Work is plentiful, if you’re willing to work hard and aren’t choosy. There’s a lot of opportunities in the city, and also in the Greater Toronto Area. The drawback is really just that a lot of employers try and use contract work (i.e. hire you for just a year or a few months) to try and get out of paying your insurance coverage, dental, paid days off and so on. I do think that depends though, it’s not always true. There’s a lot of opportunity in the engineering, tech, finance and medical sectors.

Toronto is an amazing city for neighbourhoods – it’s the kind of place where you turn a corner and suddenly you’re in a whole different place. All the cultures and nationalities are well represented – the food scene is vibrant (if you’re into trying out different kinds of cuisine) and I love the diversity over here. It does kind of suck, curfew-wise if you like to party/drink. Last call is at 2AM (ridiculous) and it’s a bit of a challenge to find quality restos that are open around that time. There’s always Chinatown. It’s also a very supportive environment for artists, and very LGBTQ friendly. One of my favourite neighbourhoods is Church Street (I like to call it “the corner of gay and gay”) which has a very active and welcoming LGBTQ community. It’s a madhouse each year when Pride comes around. 

And finally, the weather. I both love and hate the weather over here. Winter unofficially starts about late November, and finally peters out in mid-April, even if that’s supposed to be spring. Winter takes up about a third of the calendar year, and it can be very bitter. Toronto is right next to a lake, and the lake effect causes our winters to be relatively humid (compared to the dry winters in, say, Manitoba or Saskatchewan). It just feels colder, is all. If there’s anything I’ve learned about winter here, it’s that it’s never over until it’s over so I’ve learned never to let my hopes up. The upside though, is that it’s glorious in the summer. Sunshine and cool breezes and all that lovely stuff. Except for the folks in British Columbia (the Canadian version of the West Coast), we have such long winters that when summer comes around, it’s cause to celebrate. That’s why Canadians love to barbecue so much. Fall is my favourite, because it’s beautiful and just the right temperature for me.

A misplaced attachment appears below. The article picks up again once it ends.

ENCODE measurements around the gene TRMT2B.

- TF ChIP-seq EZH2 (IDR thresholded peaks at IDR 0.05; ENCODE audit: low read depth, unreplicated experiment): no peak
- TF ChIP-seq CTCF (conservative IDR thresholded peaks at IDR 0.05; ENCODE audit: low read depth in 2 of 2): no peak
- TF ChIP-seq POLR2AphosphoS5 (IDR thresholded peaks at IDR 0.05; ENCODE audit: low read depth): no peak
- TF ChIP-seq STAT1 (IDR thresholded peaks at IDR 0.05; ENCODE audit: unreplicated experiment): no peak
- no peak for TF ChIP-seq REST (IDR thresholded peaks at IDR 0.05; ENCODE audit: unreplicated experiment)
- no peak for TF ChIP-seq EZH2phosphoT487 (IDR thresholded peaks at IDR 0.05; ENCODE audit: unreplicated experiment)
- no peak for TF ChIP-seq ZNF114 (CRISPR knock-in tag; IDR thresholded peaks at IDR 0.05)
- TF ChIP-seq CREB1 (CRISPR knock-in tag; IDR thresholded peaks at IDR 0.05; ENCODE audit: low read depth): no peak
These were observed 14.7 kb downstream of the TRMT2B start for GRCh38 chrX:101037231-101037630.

I know this got long, and I also liberally name-dropped some Canadian provinces, which might not be familiar. If you have a chance, take a peek on Google maps and see how crazy large the Great White North really is – there’s literally room for everyone, including you! 

I powered through all the RuPaul’s Drag Race episodes I missed, including All Stars, and… yeah

I powered through all the RuPaul’s Drag Race episodes I missed, including All Stars, and… yeah